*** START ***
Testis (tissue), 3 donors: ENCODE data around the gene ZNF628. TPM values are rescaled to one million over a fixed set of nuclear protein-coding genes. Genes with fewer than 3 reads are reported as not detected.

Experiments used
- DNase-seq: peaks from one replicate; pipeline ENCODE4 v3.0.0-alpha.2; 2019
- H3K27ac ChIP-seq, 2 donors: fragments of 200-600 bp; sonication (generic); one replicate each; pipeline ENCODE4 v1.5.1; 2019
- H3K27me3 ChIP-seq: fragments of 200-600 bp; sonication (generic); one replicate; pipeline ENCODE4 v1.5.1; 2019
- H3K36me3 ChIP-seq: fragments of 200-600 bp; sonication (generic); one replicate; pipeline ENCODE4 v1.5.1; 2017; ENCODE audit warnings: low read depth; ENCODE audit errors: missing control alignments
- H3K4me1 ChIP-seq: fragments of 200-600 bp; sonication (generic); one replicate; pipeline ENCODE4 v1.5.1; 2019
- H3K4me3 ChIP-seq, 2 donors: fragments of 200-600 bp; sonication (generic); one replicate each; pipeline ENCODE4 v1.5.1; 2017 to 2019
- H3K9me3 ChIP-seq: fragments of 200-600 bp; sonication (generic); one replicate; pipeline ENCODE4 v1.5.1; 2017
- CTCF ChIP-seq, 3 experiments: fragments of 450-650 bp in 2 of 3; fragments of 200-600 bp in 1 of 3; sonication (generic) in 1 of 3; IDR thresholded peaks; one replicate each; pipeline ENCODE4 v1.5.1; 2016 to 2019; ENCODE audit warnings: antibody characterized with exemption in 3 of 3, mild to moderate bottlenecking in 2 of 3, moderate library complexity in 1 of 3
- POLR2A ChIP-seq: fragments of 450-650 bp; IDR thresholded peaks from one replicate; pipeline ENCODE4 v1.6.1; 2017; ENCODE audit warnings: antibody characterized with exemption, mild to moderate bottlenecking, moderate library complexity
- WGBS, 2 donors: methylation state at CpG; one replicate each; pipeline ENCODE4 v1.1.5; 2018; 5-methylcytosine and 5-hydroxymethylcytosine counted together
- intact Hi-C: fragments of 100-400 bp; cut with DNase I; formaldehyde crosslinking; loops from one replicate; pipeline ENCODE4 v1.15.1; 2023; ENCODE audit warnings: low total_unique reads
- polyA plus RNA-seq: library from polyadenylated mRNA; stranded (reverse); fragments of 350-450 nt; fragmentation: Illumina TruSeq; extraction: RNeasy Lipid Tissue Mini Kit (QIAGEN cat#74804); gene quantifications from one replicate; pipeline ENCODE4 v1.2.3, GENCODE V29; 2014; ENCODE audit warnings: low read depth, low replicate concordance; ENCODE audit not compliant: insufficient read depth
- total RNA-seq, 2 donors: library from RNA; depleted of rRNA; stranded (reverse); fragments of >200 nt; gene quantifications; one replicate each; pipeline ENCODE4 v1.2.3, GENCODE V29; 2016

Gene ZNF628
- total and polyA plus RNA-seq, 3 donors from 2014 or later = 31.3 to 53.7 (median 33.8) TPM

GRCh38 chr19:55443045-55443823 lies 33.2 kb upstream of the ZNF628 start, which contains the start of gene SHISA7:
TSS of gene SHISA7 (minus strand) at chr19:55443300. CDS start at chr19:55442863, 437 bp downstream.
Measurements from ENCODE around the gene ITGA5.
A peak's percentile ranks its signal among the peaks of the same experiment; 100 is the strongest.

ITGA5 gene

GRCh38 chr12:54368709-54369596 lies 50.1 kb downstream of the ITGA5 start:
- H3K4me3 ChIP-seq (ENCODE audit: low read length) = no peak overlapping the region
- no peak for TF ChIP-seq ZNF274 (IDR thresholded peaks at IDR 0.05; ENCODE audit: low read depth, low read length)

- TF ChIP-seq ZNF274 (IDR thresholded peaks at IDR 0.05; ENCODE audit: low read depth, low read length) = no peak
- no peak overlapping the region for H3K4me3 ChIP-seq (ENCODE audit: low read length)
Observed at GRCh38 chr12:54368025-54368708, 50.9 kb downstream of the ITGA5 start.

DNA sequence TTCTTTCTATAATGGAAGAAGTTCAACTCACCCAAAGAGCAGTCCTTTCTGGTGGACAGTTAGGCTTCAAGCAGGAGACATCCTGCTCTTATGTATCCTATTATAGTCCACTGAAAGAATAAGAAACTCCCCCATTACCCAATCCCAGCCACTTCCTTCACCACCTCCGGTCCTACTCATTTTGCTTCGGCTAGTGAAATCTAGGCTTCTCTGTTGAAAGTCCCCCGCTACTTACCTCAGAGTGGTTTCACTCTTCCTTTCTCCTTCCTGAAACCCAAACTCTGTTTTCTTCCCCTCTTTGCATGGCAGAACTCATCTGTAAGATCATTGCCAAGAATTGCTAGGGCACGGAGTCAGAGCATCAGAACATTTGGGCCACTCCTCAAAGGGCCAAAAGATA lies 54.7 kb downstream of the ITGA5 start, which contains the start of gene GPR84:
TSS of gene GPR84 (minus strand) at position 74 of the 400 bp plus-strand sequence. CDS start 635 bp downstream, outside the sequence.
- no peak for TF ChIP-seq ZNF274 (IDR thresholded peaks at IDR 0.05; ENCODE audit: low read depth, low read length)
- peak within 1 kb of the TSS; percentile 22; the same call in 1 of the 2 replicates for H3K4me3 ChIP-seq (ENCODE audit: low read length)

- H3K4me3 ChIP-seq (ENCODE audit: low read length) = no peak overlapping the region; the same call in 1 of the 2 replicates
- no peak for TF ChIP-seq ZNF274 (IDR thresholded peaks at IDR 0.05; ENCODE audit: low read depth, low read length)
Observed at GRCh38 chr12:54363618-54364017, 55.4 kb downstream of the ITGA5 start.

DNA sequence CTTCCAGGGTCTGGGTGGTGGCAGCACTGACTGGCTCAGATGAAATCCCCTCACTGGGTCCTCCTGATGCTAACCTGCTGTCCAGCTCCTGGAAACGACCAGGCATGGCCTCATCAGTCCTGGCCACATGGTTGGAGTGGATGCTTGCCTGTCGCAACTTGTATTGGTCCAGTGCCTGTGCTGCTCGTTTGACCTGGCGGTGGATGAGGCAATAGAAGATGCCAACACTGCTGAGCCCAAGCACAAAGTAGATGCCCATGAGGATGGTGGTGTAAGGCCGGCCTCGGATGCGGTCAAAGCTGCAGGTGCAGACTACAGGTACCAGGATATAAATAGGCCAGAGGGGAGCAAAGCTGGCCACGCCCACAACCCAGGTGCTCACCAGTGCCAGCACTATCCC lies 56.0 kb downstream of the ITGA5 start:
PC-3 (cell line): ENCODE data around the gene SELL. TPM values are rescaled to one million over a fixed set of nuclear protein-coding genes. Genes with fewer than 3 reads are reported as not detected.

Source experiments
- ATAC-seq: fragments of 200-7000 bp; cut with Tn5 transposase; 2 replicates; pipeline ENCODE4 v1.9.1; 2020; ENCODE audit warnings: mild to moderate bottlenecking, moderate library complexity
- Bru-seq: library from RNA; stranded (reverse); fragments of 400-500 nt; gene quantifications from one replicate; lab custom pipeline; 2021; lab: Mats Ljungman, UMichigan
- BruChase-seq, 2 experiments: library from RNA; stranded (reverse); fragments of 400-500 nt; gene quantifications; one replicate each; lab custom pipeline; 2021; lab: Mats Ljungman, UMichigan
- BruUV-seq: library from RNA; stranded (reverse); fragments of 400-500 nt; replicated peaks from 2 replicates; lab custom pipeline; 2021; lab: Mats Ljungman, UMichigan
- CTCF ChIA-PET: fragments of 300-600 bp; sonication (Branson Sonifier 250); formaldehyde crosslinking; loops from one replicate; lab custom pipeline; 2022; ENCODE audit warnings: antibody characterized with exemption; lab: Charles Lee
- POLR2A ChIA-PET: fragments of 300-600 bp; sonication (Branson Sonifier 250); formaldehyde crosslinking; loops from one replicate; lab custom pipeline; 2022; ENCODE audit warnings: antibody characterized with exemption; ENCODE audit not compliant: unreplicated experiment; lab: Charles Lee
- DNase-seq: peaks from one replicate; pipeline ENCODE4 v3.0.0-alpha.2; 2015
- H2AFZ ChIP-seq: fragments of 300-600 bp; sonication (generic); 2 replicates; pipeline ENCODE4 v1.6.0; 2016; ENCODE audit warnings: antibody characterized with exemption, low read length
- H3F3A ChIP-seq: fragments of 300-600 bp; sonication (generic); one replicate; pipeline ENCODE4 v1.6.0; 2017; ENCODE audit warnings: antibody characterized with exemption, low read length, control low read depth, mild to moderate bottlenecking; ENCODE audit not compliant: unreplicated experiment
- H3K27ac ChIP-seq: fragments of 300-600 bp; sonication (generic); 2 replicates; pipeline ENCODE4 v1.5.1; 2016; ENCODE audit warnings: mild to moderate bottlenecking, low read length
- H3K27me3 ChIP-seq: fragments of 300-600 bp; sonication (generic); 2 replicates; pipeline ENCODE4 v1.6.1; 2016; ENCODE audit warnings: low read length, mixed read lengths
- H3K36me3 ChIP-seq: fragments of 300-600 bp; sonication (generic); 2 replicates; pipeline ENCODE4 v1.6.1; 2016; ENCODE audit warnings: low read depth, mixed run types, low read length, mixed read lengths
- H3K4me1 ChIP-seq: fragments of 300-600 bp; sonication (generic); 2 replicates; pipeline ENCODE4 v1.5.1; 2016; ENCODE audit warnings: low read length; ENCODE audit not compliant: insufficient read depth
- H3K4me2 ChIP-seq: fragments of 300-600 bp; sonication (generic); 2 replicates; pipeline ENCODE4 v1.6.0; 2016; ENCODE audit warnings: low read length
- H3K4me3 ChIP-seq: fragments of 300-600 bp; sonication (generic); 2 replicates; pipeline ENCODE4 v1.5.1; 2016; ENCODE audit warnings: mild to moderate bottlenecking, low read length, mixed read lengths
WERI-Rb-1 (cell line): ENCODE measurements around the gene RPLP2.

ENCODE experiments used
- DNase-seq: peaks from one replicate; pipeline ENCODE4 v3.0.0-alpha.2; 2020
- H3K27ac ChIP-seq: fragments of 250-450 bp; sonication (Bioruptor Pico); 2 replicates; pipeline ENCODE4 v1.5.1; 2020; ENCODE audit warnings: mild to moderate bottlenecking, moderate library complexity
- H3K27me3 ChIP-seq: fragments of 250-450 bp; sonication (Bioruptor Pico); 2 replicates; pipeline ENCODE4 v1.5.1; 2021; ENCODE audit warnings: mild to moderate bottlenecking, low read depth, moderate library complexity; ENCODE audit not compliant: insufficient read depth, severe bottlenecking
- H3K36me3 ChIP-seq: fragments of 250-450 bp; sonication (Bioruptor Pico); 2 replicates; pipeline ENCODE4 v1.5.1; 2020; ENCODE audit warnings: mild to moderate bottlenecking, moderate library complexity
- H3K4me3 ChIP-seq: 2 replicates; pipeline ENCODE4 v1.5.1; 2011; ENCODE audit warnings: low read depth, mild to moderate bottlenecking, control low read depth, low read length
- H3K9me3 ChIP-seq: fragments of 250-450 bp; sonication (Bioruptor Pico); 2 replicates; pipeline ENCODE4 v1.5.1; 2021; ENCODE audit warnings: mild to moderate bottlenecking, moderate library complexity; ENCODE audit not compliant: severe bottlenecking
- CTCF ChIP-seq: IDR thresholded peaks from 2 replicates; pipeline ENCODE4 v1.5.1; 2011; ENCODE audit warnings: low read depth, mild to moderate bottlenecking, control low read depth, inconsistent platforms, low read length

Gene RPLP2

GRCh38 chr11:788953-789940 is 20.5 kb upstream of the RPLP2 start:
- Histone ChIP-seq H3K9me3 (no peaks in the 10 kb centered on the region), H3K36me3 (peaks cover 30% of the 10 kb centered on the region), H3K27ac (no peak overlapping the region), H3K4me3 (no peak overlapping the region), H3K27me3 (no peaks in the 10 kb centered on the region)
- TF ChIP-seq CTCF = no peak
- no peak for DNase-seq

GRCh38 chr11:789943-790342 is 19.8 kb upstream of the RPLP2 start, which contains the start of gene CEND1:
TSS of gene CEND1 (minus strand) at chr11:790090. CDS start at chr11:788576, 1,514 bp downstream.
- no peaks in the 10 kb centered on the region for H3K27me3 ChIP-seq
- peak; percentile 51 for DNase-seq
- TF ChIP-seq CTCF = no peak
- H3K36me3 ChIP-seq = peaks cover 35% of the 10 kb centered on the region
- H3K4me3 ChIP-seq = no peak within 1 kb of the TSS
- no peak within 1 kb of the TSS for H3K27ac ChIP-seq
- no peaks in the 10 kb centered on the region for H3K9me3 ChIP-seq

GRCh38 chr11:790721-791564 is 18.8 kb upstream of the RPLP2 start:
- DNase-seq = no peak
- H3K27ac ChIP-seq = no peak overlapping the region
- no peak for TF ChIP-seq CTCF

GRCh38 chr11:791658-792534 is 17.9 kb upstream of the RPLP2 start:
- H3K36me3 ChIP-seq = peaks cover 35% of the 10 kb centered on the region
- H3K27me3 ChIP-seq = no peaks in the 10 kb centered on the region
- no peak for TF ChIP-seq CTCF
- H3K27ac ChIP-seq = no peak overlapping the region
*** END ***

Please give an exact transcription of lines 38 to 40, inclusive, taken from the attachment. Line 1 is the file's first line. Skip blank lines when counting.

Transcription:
Source experiments
- ATAC-seq: fragments of 200-7000 bp; cut with Tn5 transposase; 2 replicates; pipeline ENCODE4 v1.9.1; 2020; ENCODE audit warnings: mild to moderate bottlenecking, moderate library complexity
- Bru-seq: library from RNA; stranded (reverse); fragments of 400-500 nt; gene quantifications from one replicate; lab custom pipeline; 2021; lab: Mats Ljungman, UMichigan